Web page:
Eggplant, like mushrooms, is a divisive character in the produce community. Some people love it, while others loathe it. Many chefs use it as a supplemental ingredient to build flavor in recipes, but it can also be the main part of a dish.

To achieve a similar quality, cut the eggplant, which is large and oblong, into smaller, shroom-sized pieces. Since they're similar in texture, you can use it in the same volume as you would mushrooms. But, as previously stated, don't cook your eggplant too long. It'll get mushy far more quickly than mushrooms.

4. Tofu

Tofu is the chameleon of the culinary world, particularly in vegetarian and vegan cuisine. The spongy soy product doesn't have much of a taste on its own, but it absorbs other flavors quite well. Super firm tofu specifically makes a great substitute for mushrooms. Tofu is high in protein, which also makes it a great meat substitute. 

Food Champs ranks tofu as the number one substitute for mushrooms. For the best results, press out all of the liquid in your tofu block before using it. You can do this by wrapping towels around your block of tofu. Place something heavy on top, and leave it there for an hour or so. Drain the liquid off, and you're ready to start cooking. 

To achieve a mushroom-like texture, bake or fry your tofu with savory seasonings and umami flavors. Be careful not to cook it too long, because it may fall apart. You can use the same amount of tofu in your recipe as you would mushrooms, but it's also OK to cut back if you aren't sure — large quantities of the spongy texture might be too much for a tofu novice.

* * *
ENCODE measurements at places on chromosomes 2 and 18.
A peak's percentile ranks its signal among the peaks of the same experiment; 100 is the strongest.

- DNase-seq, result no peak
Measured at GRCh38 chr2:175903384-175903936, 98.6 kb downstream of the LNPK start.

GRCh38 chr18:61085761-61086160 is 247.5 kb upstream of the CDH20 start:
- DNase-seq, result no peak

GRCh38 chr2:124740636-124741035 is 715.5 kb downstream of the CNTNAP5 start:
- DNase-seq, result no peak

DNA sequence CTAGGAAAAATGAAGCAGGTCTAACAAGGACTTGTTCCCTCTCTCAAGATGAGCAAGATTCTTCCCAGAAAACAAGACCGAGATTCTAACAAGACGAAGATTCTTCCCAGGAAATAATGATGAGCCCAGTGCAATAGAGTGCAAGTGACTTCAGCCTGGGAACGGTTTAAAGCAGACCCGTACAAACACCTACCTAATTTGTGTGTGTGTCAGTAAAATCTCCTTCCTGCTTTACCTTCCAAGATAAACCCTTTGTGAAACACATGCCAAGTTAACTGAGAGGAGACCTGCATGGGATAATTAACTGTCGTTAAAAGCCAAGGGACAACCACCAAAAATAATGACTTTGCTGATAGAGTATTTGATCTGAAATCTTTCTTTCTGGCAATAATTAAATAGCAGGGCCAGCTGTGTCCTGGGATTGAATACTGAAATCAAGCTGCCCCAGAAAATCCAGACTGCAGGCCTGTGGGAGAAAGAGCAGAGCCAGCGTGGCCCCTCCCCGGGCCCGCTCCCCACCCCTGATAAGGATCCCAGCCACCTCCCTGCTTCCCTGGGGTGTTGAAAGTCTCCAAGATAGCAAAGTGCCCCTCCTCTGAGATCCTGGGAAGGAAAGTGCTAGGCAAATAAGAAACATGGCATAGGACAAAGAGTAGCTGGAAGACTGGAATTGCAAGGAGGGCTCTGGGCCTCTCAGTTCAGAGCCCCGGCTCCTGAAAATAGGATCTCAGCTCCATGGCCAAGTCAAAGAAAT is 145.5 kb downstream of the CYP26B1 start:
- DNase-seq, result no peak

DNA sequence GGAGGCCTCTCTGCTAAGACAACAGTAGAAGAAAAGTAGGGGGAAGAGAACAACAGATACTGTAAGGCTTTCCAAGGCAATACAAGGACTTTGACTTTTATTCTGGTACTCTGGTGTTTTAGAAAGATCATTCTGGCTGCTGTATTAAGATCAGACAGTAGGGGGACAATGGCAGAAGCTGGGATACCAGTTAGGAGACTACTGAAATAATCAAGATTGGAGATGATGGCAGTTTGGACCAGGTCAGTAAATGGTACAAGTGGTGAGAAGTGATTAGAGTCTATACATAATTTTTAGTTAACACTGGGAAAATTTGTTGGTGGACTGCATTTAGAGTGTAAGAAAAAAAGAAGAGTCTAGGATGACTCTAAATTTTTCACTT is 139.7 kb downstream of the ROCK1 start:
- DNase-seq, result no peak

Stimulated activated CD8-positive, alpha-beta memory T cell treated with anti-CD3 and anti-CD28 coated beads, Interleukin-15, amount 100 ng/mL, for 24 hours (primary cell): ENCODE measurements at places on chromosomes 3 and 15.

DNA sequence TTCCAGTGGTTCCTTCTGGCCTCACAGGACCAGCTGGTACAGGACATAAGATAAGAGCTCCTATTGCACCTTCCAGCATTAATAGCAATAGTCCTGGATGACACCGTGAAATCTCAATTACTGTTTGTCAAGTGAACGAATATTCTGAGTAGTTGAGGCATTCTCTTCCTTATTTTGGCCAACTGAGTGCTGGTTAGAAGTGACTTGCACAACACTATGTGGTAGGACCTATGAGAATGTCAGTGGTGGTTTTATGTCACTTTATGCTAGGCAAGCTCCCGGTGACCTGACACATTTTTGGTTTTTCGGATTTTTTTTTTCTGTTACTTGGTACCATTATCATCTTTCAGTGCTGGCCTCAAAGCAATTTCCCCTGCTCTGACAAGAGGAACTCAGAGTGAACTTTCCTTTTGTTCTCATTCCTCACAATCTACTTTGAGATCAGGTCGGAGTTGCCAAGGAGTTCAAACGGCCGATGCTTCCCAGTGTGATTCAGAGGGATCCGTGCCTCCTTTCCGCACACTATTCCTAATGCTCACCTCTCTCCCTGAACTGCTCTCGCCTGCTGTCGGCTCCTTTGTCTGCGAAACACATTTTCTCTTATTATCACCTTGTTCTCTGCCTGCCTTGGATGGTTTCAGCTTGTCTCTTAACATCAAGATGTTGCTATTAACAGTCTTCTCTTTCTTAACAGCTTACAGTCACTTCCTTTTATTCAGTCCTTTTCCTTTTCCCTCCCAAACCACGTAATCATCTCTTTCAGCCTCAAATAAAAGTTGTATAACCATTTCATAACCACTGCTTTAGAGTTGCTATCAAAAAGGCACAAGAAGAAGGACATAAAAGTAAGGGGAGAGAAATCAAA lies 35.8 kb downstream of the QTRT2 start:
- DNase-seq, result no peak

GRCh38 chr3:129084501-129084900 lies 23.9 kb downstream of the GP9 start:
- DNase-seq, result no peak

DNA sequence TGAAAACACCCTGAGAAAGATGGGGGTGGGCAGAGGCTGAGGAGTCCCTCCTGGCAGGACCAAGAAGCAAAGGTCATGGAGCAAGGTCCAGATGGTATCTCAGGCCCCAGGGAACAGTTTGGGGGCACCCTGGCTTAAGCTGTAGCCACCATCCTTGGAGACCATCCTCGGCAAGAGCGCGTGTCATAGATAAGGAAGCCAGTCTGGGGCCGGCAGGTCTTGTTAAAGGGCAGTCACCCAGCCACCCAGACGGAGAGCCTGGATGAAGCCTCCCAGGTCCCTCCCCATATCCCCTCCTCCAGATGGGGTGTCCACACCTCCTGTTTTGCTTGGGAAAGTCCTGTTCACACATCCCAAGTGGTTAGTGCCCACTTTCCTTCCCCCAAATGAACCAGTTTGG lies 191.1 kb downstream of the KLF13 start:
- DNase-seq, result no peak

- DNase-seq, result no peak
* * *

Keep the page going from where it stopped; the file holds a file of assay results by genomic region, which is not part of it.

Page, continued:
5. Tempeh

Tempeh, a firmer cousin of tofu, can stand in for mushrooms because of its firm, meaty texture. In stir fries and other mushroom-heavy dishes, tempeh yields a chewy bite with earthy flavors.

This healthy alternative is made of compressed, fermented soy beans and has a slightly stronger flavor than tofu. While both of these options are quite versatile, the difference between tempeh and tofu lies in the way they're produced and the resulting textures. When sliced thinly, tempeh bears a striking resemblance and flavor to mushrooms.

Like tofu, there are a multitude of ways to prepare tempeh. It can be sliced and baked, marinated and steamed, crumbled, sautéed, or cooked any other way you can imagine. Eat it on a sandwich, in pasta, or on its own. Don't hold back — the more tempeh you add, the meatier your bite will be.

6. Onions

If mushrooms don't please your palate, onions might be able to step in. Although they have a different taste — often sweeter or spicier than mushrooms — onions can compliment your dish with their complex flavors and heavenly aromas.

For recipes that call for mushrooms as a topping, like burgers or pizza, caramelized onions make a great replacement. They pair well with many foods and are simple to prepare, though they do require a bit of patience. Onions can jazz up the flavor of gravy traditionally made with mushrooms and stand out among other vegetables. And, if you find yourself avoiding them because they burn your eyes when slicing them up, fret not: there's a trick to stop you from crying when chopping onions.

Sauteed, fried, baked, or stewed, onions can take your cooking to a new height. They will also perfume your kitchen with rich scents that will make you forget that mushrooms ever existed. But don't go crazy. You'll taste onions in a dish a lot more than you will mushrooms.

7. Garbanzo beans

This compilation of mushroom substitutes wouldn't be complete without an enthusiastic shout-out to garbanzo beans. People usually associate the garbanzo bean (also known as a chickpea) with hummus because it acts as a base in the popular dip. But the small bean is incredibly versatile.